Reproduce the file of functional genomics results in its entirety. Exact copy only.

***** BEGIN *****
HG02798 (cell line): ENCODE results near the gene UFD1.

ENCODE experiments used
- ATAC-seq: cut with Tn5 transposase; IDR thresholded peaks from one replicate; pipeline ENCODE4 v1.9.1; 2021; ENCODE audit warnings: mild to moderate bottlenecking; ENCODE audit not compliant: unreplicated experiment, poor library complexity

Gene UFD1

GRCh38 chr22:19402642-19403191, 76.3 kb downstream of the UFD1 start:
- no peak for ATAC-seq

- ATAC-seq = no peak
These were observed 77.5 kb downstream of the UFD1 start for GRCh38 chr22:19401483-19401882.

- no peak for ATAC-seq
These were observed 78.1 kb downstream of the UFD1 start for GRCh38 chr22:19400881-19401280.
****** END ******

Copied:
HG02798 (cell line): ENCODE results near the gene UFD1.

ENCODE experiments used
- ATAC-seq: cut with Tn5 transposase; IDR thresholded peaks from one replicate; pipeline ENCODE4 v1.9.1; 2021; ENCODE audit warnings: mild to moderate bottlenecking; ENCODE audit not compliant: unreplicated experiment, poor library complexity

Gene UFD1

GRCh38 chr22:19402642-19403191, 76.3 kb downstream of the UFD1 start:
- no peak for ATAC-seq

- ATAC-seq = no peak
These were observed 77.5 kb downstream of the UFD1 start for GRCh38 chr22:19401483-19401882.

- no peak for ATAC-seq
These were observed 78.1 kb downstream of the UFD1 start for GRCh38 chr22:19400881-19401280.